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Dolphins spotted in the Bronx River for the first time in years, highlighting cleanup efforts

Dolphins spotted in the Bronx River for the first time in years, highlighting cleanup efforts

Dolphins spotted swimming in the Bronx River this week


Dolphins spotted swimming in the Bronx River this week

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The Bronx River was considered an “open sewer” for years, in large part because of the large amounts of industrial waste dumped in the New York City waterway in the 19th and 20th centuries. Dolphins were among the several species that the pollution had driven out — but last week, for the first time in years, they made a return.

“It’s true — dolphins were spotted in the Bronx River this week,” the New York City Department of Parks & Recreation tweeted Thursday along with a video of at least two dolphins swimming in the water. “This is great news — it shows that the decades-long effort to restore the river as a healthy habitat is working.”

The Bronx River Alliance said that the dolphins were spotted at Starlight Park, an area in the Bronx that has previously been unused developed land and has since been restored with vegetation, picnic areas, playgrounds and more. According to the parks department, this is the first time dolphins have made their way up to the Bronx since 2017, although dolphins have been seen as recently as last year in the East River, which connects to the Bronx River.

Two dolphins were also spotted in the Whale Creek Tributary last week next to Greenpoint, Brooklyn’s Newtown Creek Wastewater Treatment Plant.

The parks department said the dolphins may have “naturally found” their way back to the waterway in search of fish, which frequent the tributary. In 2018, the department released 400 adult alewife, a type of herring, into the river as part of its efforts to help improve the water ecology. In a video released then, the department explained that the river is the only one that is freshwater in New York City, and that the hope is that the newly released fish will use the area to lay eggs and that their offspring would do the same.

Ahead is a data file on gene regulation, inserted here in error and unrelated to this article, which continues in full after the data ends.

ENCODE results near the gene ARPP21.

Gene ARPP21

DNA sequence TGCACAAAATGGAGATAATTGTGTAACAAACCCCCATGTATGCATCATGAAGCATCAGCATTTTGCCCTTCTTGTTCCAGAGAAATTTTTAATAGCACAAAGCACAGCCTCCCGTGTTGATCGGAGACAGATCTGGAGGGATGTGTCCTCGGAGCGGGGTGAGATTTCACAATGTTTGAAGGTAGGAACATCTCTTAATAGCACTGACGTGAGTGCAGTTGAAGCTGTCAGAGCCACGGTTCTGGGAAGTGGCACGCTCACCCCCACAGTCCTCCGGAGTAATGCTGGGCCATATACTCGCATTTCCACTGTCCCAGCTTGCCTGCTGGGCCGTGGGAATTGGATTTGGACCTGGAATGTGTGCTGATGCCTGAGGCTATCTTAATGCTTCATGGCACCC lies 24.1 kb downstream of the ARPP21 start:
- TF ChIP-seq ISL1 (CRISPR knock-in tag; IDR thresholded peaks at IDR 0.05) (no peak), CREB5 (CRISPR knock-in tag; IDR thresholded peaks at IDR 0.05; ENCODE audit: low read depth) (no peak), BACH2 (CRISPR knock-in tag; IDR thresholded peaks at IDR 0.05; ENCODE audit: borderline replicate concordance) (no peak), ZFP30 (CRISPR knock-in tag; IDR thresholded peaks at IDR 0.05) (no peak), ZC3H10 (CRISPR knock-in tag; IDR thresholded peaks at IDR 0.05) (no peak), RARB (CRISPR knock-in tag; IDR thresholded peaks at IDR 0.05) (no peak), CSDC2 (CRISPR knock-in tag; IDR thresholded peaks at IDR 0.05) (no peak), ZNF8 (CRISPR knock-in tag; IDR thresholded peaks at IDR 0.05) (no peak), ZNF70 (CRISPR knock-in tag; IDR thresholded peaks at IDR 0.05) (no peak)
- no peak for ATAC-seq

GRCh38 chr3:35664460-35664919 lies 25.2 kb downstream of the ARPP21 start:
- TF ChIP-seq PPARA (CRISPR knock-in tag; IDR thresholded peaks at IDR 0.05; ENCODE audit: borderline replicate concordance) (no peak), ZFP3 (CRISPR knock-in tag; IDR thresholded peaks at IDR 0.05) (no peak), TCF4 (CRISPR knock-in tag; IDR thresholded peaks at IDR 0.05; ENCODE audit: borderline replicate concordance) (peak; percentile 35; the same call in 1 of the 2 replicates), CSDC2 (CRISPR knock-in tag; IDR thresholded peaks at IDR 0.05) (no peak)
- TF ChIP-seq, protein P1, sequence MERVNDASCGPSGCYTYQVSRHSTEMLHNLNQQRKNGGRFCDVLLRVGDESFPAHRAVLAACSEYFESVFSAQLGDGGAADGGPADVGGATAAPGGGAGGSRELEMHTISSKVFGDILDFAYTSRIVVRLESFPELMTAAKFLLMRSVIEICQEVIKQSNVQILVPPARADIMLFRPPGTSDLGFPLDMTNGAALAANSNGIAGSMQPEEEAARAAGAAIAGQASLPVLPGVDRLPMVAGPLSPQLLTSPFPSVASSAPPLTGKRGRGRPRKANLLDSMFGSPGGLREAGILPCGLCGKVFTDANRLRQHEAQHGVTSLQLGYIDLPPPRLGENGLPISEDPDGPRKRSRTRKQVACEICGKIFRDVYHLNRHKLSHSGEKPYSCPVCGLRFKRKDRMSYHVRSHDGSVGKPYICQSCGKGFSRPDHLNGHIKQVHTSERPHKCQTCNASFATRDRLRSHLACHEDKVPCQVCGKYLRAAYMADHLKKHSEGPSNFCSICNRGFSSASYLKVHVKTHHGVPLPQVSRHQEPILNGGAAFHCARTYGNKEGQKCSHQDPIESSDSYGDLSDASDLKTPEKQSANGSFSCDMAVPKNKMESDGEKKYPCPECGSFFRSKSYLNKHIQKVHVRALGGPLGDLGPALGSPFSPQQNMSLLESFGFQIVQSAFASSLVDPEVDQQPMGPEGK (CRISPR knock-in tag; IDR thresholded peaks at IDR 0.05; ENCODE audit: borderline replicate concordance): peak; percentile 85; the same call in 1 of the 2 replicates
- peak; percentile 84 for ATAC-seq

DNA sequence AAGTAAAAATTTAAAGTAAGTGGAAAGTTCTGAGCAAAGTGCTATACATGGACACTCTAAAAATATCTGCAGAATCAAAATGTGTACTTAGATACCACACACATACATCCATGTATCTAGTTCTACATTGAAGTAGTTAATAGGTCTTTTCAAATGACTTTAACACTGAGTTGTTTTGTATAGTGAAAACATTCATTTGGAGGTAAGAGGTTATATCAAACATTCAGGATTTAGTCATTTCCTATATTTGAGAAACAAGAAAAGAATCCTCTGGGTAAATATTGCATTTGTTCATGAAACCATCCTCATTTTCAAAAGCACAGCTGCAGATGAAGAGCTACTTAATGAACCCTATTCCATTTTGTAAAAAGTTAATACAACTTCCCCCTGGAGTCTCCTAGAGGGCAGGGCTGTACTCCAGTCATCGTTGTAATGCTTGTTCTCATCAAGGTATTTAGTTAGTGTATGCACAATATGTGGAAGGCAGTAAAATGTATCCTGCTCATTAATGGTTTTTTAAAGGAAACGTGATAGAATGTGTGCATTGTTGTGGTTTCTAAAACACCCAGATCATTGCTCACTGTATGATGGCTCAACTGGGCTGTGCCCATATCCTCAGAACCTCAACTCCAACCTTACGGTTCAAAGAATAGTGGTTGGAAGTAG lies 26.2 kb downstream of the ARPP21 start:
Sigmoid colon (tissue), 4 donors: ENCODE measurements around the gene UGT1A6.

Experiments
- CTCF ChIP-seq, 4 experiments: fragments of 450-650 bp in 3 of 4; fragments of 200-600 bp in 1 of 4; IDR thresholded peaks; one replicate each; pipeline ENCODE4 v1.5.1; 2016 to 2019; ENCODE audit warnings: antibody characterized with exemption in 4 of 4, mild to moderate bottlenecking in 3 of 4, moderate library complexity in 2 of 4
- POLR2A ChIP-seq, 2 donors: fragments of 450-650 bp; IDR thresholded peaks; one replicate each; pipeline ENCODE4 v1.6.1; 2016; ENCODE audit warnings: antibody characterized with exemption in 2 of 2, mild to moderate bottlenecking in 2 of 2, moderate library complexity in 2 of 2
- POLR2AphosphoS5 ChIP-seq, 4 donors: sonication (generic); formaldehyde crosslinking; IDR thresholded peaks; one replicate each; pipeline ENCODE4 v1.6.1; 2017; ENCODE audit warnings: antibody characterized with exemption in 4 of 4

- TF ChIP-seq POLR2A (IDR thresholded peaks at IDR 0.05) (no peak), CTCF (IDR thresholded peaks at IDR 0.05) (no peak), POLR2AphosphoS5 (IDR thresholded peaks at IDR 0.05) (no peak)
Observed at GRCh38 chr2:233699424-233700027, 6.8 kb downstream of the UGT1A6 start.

“Dolphins won’t swim up ‘through’ the river but will stay in the estuary, where freshwater and marine waters mix,” the parks department told CBS News. “That is why a marine species like a dolphin would be expected to be in the estuary but we wouldn’t expect them to swim up into the freshwater portions of the Bronx River, that gets progressively fresher (less salty) as you go upstream. “

The river became highly polluted in the 19th and 20th centuries, according to the American Museum of Natural History, when it was used for the disposal of industrial waste, including fertilizers and oil. That pollution resulted in the loss of many plants and animals.

But groups have been working for decades to restore the waterway. The Bronx Zoo stopped discharging more than 200,000 gallons of animal waste into the river in 2001 and the New York Botanical Garden stopped discharging thousands of gallons of pollutants into the water in 2002, according to the Bronx River Alliance.

The latest sighting is a “sign of a healthy ecosystem,” according to the parks department.

“The dolphins help provide ecological balance by preventing prey species from becoming over abundant,” the department said, adding that they provide a “great social benefit” as well.

“Seeing dolphins and knowing they live in your neighborhood park can inspire awe, wonder, curiosity and pride, helping to foster a deeper sense of stewardship for the local environment and spurring action to protect, care for and restore important local habitats such as the Bronx River.”

Although not often seen in the Bronx River, marine mammals are frequent visitors to the waters around the Big Apple. From spring to autumn every year, bottlenose dolphins visit local waterways to feed.

As marine animals make their presence known in the area, the state’s Department of Environmental Conservation recently warned that people should avoid coming into close contact. The Marine Mammal Protect Act requires that people avoid touching, feeding, disturbing or harassing marine mammals, and says that those who do so are subject to fines and jail time.

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